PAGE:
Living Longer: Some Unconventional, but Practical, Year-End Advice

As we begin to say farewell to 2014, many are focused on the performance of their investment portfolios and planning for the year to come, but I’ll let the experts guide us through the annual financial and tax-related laundry lists, and instead take an unconventional, but hopefully constructive, approach to helping you prepare for the New Year and beyond.

As most of you know, a fundamental component of HealthView’s approach to calculating future health care costs is projecting life expectancy based on health and gender. Understanding this expense can help advisors and individuals plan for, manage, and even reduce these costs and increase the chance of achieving financial security in retirement.

Health care costs generally increase with age because the longer you live, the more likely you will need products like prescription drugs or specialized care (see IRI Study). However, improving your overall health will translate into lower yearly costs, so you can actually save money by simply taking better care of yourself.

So my holiday gift to you is to share a few things that may improve your health, prolong your life, and protect your pocketbook.

Let’s begin with the institution of marriage.

I was disappointed to learn recently that the divorce rate of older couples is on the rise, and according to HealthView’s legal counsel, January is the most popular month to file for divorce.

Wrong holiday gifts, perhaps? Too much eggnog?

Anyway, there is a serious downside for divorcing Boomers: married couples live longer. Individuals deliberating whether to file next month must not only reflect upon their finances, kids, assets, property, and legal fees, but also come to terms with the very real possibility that breaking up may reduce their overall life expectancy.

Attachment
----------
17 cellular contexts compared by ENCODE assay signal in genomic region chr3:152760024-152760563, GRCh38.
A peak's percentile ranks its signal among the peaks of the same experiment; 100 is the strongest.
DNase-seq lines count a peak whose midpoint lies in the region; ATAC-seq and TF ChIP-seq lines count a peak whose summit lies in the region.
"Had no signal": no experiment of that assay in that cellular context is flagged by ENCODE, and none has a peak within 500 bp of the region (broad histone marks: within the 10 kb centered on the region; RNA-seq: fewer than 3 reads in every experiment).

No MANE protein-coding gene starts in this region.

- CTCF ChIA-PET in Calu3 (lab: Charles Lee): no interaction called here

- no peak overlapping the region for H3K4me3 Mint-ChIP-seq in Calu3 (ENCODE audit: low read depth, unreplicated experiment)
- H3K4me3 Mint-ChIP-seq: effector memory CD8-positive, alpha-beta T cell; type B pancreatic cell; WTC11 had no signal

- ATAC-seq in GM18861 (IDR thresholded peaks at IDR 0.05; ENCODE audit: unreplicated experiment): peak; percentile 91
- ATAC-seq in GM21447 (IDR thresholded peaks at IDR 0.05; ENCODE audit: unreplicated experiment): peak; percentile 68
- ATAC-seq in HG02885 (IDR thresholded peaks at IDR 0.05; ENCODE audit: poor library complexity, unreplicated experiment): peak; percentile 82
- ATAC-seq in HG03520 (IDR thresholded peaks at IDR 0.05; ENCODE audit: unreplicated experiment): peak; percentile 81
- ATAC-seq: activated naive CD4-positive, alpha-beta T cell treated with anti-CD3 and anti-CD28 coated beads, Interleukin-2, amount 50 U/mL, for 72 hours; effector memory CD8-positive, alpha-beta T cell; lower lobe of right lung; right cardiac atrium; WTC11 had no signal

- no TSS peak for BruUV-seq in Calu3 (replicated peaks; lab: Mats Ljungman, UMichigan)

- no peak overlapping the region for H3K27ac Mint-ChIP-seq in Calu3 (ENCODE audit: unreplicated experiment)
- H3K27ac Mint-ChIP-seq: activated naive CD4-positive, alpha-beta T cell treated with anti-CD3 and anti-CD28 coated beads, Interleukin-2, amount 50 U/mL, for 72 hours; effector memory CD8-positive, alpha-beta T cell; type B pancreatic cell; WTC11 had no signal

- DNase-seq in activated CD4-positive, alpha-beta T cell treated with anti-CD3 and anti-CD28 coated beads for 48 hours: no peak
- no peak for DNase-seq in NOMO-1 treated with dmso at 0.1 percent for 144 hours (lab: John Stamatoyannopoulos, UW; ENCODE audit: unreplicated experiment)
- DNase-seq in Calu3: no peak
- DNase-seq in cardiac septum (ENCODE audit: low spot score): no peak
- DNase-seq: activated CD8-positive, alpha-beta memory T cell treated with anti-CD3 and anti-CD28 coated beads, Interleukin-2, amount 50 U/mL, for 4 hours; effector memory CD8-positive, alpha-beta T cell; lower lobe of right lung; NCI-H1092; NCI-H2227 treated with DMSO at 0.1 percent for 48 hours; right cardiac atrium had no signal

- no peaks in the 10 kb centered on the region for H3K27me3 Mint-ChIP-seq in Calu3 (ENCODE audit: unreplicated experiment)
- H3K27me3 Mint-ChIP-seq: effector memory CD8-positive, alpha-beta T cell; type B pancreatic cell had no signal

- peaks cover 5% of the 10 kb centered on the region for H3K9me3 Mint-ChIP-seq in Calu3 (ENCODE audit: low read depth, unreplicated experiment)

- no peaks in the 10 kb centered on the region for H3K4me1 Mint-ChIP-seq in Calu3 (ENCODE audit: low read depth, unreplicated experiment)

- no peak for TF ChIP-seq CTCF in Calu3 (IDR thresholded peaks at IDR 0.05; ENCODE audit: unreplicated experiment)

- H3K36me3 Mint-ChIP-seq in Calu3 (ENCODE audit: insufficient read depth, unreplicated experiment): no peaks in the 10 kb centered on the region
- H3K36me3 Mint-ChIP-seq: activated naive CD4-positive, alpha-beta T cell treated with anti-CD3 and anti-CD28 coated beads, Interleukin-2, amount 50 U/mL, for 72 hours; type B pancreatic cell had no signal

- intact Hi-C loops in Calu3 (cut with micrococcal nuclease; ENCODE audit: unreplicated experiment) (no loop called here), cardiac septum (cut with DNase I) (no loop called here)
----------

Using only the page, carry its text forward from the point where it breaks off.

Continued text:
Why is that? According to our medical experts, the socioeconomic benefits of marriage improve the overall immune system, thus reducing the likelihood that partners will suffer the effects of cardiovascular disease, diabetes, or cancer.

Let’s also consider a couple of surprising findings by the Max Planck Institute for Demographic Research. Marriage benefits men more than women, and the younger the wife, the longer the male will live; however, statistics also reveal that a gentleman who marries an older woman will perish sooner than the fellow who marries a younger woman

So if you have a significant other and are contemplating whether to take the next step, remember that reciting your vows might lengthen your life.

The second life extender is connecting wealth to health.

According to the Blue Cross and Blue Shield of Minnesota Foundation, every $10,000 of family income for residents in affluent communities yields one additional year of life.

People can start making money by furthering their education; although a college degree is expensive, it can add up to five years to life expectancy.

Also, increasing net worth by moving up the corporate ladder, marrying “right,” or being lucky enough to have well-to-do parents can all contribute to a longer lifespan.

The third life extender is exercise in moderation.

Let’s define “moderation.” The U.S. Department of Health and Human Services classifies taking a brisk walk for around 20 minutes a day as moderate exercise, and the National Cancer Institute states that doing this will increase life expectancy by around 3.5 years! (Hey, even a 10-minute walk a day can add 1.8 years to your life. See

Finally, always keep a current list of prescription drugs, over-the-counter medications, known allergies, and physician’s contact information in your wallet. If you are planning a winter vacation or live in a warmer climate during winter months, place your medical records on a thumb drive and attach it to your keychain. In an emergency, providing medical personnel with vital information at a moment’s notice may actually save your life.

As I reflect upon my lifestyle choices, I guess I might be around for a while. As of this writing, I’m married and have a college degree. Rich people are the ones holding winning lottery tickets, but I’m not poor, either. I take a brisk one-hour walk five days a week and never leave my house without my medical info.

Also, since the data shows that alcohol consumption in moderation can have health benefits, I’ve added a glass of wine to dinner every night. My parents drank wine with their meals, and they both lived into their 90s, so maybe there’s something to it.

Cheers and happy holidays.